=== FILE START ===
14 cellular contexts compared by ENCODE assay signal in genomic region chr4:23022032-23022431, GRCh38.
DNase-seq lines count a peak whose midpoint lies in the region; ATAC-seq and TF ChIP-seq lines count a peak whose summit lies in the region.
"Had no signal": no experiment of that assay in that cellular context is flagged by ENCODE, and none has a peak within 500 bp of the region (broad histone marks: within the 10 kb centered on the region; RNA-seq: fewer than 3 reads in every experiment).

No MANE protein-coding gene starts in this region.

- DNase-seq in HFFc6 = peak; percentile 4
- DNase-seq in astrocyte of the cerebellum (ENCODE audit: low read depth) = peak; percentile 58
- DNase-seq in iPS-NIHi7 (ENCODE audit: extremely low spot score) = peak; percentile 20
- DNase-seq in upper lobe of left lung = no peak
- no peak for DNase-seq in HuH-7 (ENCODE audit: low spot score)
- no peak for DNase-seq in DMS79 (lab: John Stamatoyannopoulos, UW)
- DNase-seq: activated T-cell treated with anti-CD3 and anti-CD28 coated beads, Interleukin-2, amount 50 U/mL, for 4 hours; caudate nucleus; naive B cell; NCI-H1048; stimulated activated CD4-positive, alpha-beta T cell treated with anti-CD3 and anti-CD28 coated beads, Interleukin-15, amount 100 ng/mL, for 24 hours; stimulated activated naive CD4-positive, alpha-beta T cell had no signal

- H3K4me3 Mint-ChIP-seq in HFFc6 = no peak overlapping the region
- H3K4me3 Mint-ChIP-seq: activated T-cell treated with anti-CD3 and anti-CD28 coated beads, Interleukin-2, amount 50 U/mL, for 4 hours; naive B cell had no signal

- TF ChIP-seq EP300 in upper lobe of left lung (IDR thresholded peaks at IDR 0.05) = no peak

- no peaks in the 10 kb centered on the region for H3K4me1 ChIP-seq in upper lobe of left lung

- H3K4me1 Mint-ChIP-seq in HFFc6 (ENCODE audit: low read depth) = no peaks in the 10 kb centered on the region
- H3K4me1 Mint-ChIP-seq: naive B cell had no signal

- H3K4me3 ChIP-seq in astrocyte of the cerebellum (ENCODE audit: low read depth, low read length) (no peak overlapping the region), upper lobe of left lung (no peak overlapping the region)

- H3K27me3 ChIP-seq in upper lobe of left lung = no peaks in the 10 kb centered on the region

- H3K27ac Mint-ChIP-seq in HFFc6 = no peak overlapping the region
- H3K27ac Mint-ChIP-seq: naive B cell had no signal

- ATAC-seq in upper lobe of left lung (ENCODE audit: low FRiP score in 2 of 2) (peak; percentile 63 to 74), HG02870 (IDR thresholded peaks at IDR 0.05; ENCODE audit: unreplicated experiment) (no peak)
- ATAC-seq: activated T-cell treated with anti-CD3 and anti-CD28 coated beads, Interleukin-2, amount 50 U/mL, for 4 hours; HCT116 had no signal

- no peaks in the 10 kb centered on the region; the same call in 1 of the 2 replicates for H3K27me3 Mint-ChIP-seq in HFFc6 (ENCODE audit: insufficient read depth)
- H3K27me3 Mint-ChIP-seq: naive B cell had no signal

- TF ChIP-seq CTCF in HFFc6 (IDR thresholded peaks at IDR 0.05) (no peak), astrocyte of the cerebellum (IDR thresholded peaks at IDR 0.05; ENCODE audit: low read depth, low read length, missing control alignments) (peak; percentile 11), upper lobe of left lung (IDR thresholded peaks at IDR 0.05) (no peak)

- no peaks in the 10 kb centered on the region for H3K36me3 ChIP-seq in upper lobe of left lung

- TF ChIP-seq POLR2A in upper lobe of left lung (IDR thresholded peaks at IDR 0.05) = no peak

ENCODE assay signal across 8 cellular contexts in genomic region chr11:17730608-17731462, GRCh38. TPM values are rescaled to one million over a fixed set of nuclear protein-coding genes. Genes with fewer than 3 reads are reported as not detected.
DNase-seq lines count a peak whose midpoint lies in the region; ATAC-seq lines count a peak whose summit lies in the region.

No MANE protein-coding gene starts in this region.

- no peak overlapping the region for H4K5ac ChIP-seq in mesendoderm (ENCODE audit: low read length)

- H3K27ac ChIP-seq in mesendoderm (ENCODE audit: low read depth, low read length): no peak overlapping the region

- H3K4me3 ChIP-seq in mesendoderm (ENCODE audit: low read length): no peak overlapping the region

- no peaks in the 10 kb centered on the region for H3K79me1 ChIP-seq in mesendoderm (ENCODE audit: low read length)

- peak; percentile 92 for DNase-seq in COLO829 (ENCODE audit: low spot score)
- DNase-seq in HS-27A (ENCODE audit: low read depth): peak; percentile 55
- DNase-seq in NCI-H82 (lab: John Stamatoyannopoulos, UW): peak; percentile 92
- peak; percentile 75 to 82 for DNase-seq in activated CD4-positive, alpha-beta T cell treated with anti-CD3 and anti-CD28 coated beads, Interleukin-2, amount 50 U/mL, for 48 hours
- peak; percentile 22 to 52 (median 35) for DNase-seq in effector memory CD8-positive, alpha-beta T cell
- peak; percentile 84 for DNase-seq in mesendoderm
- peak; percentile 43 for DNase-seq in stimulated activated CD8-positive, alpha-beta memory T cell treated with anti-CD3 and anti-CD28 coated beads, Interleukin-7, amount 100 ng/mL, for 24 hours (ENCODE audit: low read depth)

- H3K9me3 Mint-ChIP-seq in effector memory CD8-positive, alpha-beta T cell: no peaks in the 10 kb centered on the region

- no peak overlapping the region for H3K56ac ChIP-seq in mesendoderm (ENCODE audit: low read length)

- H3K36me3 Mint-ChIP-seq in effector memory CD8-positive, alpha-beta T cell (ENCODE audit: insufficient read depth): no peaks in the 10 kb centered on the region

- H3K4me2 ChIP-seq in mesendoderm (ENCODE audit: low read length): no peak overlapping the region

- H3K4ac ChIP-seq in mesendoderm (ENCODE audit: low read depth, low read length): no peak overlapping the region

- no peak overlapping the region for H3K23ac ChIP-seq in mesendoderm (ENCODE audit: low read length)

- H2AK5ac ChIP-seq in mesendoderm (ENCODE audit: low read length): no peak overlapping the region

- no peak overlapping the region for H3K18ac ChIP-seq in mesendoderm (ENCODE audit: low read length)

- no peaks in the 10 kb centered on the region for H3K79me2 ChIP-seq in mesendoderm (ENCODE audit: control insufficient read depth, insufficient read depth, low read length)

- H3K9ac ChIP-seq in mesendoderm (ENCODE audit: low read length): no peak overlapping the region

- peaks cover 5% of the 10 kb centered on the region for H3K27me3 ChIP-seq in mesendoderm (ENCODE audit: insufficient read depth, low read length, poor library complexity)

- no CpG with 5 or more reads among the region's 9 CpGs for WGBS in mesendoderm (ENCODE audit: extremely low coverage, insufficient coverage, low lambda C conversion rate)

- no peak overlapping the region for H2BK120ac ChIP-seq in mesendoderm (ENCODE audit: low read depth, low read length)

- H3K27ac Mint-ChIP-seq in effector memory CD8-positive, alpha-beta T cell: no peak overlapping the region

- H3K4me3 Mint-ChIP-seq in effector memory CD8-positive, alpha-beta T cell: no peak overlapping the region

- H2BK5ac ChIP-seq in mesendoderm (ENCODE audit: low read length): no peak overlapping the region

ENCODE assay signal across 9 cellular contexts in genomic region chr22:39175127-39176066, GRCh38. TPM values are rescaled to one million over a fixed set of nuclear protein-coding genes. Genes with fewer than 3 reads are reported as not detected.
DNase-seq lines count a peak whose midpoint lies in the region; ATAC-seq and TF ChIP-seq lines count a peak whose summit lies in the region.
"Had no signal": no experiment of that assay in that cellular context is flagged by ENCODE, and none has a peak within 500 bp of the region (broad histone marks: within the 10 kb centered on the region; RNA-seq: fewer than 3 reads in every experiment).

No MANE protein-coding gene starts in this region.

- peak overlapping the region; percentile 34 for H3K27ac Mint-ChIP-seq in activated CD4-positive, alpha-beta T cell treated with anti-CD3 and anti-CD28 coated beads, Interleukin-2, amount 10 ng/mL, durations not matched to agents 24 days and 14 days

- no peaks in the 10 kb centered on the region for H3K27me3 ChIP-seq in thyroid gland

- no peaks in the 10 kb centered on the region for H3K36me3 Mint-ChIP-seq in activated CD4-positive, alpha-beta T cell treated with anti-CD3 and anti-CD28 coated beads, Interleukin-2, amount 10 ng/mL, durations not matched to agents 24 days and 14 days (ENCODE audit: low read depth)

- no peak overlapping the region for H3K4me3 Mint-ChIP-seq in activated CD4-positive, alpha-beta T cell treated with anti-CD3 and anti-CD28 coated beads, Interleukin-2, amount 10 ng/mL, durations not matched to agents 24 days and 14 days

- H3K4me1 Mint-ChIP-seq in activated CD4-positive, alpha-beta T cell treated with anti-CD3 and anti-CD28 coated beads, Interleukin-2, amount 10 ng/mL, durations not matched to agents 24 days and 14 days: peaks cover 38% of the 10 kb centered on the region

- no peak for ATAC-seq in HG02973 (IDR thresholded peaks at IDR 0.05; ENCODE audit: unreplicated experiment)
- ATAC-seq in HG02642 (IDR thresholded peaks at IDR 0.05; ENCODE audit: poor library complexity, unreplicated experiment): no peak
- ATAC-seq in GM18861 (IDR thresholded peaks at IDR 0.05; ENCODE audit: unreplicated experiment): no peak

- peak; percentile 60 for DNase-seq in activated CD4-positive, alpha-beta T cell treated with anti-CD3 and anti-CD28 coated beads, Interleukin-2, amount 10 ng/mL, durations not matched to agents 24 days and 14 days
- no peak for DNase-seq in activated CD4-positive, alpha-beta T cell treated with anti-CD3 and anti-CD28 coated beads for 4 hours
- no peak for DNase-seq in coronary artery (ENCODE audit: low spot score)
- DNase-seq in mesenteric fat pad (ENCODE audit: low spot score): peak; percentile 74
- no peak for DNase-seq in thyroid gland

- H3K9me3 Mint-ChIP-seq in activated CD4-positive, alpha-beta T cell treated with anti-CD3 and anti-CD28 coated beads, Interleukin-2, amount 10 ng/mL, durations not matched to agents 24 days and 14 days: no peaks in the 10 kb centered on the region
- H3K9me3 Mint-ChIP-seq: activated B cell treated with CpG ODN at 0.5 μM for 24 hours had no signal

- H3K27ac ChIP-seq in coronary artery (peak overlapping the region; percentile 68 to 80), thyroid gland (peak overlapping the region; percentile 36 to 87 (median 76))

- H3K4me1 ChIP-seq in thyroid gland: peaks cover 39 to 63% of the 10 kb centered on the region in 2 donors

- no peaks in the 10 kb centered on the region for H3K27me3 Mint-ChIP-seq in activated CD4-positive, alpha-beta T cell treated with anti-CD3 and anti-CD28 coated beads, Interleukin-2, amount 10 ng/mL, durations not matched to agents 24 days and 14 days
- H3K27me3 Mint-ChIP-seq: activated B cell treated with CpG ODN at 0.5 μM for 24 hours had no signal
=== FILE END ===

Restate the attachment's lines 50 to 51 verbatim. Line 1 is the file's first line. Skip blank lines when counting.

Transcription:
- no peak overlapping the region for H3K18ac ChIP-seq in mesendoderm (ENCODE audit: low read length)

- no peaks in the 10 kb centered on the region for H3K79me2 ChIP-seq in mesendoderm (ENCODE audit: control insufficient read depth, insufficient read depth, low read length)